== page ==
729 Morse Street
San Jose, California 95126
California-Nevada Annual Conference Session 2020
In 2004, Bishop Minerva G. Carcaño became the first Hispanic woman to be elected to the episcopacy of The United Methodist Church, the second-largest Protestant denomination in the U.S. Today, she is one of 69 active bishops leading more than twelve million members of her denomination worldwide. She currently serves as Bishop of the San Francisco Area of The United Methodist Church, and is an official spokesperson for the United Methodist Council of Bishops on the issue of immigration. Bishop Carcaño is a graduate of the University of Texas Rio Grande Valley and Perkins School of Theology of Southern Methodist University.
In her ministry she has pastored churches in Lubbock, Crystal City, Carrizo Springs, Hebbronville and McAllen, all in the state of Texas. She pastored a church in San Jose, California, and served as the organizing pastor of the ecumenical South Albuquerque Cooperative Ministry in Albuquerque, New Mexico. She also served as the chaplain of the former Holding Institute, a United Methodist secondary school in Laredo, Texas. In 1986 she became the first Hispanic woman to be appointed a United Methodist district superintendent, serving in that capacity in West Texas and New Mexico until 1992. After superintendency, she served as the Director of the Mexican American Program at Perkins School of Theology. In 2001 she was invited to serve as the Superintendent of the Metropolitan District of the Oregon-Idaho Conference, in Portland, Oregon. She was serving in this latter appointment when she was elected to the episcopacy.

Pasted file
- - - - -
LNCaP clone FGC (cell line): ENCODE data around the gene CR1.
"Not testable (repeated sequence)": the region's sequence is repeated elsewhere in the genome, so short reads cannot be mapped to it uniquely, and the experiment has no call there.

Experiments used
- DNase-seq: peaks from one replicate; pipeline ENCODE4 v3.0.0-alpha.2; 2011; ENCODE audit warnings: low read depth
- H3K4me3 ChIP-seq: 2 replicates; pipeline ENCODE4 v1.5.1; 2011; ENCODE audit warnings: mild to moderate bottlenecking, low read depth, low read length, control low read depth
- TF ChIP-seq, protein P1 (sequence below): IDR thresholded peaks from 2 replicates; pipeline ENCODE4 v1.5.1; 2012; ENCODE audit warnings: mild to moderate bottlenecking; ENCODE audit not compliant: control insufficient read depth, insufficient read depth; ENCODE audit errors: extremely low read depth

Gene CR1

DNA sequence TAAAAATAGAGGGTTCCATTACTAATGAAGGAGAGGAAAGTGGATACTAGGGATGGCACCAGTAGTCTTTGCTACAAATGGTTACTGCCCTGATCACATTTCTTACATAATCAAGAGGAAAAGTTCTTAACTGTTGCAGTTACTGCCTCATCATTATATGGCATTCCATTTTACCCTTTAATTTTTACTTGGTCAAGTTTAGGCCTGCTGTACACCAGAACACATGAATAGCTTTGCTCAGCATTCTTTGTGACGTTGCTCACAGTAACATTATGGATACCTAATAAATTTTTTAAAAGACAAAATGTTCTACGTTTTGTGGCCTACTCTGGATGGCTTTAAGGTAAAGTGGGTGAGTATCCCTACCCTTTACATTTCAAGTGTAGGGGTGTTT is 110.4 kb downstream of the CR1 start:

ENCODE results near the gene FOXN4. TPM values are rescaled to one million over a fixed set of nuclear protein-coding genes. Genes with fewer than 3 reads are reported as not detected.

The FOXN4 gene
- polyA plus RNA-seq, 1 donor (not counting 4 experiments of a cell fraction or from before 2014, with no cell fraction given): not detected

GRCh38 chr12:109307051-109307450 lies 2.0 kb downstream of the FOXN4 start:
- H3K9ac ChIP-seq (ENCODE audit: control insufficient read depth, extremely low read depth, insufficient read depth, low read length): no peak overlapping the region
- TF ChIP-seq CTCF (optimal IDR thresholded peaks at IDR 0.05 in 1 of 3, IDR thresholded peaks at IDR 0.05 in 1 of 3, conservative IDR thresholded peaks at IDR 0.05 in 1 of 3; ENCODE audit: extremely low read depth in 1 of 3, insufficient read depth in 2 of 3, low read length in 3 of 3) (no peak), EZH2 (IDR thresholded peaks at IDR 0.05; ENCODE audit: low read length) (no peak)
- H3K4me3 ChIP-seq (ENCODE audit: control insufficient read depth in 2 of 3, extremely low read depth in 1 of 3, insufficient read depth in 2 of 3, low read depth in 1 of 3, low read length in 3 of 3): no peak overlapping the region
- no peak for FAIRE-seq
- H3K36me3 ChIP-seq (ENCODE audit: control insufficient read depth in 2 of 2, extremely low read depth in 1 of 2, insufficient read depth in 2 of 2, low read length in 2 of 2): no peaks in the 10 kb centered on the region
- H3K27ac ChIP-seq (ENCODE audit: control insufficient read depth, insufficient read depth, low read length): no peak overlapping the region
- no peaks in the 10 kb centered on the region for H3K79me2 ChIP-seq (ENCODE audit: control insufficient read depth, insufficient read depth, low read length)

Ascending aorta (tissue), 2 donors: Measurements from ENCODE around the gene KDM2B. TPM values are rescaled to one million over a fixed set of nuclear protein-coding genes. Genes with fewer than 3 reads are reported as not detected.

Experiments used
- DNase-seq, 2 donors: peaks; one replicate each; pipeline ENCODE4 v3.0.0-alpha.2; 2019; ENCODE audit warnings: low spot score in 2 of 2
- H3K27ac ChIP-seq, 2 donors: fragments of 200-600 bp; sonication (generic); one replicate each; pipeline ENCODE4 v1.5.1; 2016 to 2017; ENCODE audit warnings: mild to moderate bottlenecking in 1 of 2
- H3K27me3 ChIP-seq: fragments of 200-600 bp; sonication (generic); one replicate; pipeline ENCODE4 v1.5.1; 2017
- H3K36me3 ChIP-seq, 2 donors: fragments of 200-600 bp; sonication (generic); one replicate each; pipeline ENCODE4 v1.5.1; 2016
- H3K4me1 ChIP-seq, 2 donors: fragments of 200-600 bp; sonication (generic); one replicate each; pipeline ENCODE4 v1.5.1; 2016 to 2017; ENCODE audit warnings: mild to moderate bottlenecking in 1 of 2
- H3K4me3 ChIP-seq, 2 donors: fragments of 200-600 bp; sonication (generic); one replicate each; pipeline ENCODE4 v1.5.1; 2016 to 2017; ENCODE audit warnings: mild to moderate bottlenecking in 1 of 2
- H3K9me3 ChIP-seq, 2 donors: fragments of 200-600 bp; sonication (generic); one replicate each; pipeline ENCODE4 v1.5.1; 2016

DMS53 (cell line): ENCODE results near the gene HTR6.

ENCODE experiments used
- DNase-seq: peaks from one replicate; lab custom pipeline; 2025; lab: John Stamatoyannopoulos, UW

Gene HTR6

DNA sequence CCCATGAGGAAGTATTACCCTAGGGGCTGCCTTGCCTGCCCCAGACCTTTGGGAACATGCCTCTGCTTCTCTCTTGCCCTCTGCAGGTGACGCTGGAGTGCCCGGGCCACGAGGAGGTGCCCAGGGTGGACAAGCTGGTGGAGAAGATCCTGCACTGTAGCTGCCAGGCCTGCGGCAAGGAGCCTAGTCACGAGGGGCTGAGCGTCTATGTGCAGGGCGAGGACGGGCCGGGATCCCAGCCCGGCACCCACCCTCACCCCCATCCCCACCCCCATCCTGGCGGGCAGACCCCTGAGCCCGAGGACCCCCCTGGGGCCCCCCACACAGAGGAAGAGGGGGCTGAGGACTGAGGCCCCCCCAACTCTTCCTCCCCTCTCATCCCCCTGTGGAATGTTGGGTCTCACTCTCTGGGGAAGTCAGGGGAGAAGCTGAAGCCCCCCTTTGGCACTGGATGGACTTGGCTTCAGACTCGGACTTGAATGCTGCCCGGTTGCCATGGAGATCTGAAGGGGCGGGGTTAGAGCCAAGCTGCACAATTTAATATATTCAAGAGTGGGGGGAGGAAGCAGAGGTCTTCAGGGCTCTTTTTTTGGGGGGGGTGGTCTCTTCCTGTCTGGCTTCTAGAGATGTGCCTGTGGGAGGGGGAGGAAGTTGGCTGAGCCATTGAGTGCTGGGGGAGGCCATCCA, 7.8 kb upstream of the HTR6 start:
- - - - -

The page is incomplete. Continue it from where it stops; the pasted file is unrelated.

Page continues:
A native of Edinburg, Texas, Bishop Carcaño spent her early years aspiring to make a difference in the lives of persons who faced poverty and discrimination. Not forgetting her roots and early hopes, her ministry has always involved work with the poor, farm workers, immigrants, refugees, and those advocating for the full rights of the LGBTQ community. Deeply committed to ecumenism, the strengthening of interfaith relationships, and contextual ministry, she encourages congregations to work ecumenically and in partnership with communities of other living faiths and to be active in community organizing. She serves on the boards of the Industrial Areas Foundation Southwestern region and The California Endowment. She is also an Auburn Fellow.
Bishop Carcaño is married to Mr. Thomas L. Spaniolo, a lawyer who practices immigration and criminal law. They have a daughter, Sofia Teresa Spaniolo-Carcaño, who lives in Chicago and works in the fashion industry.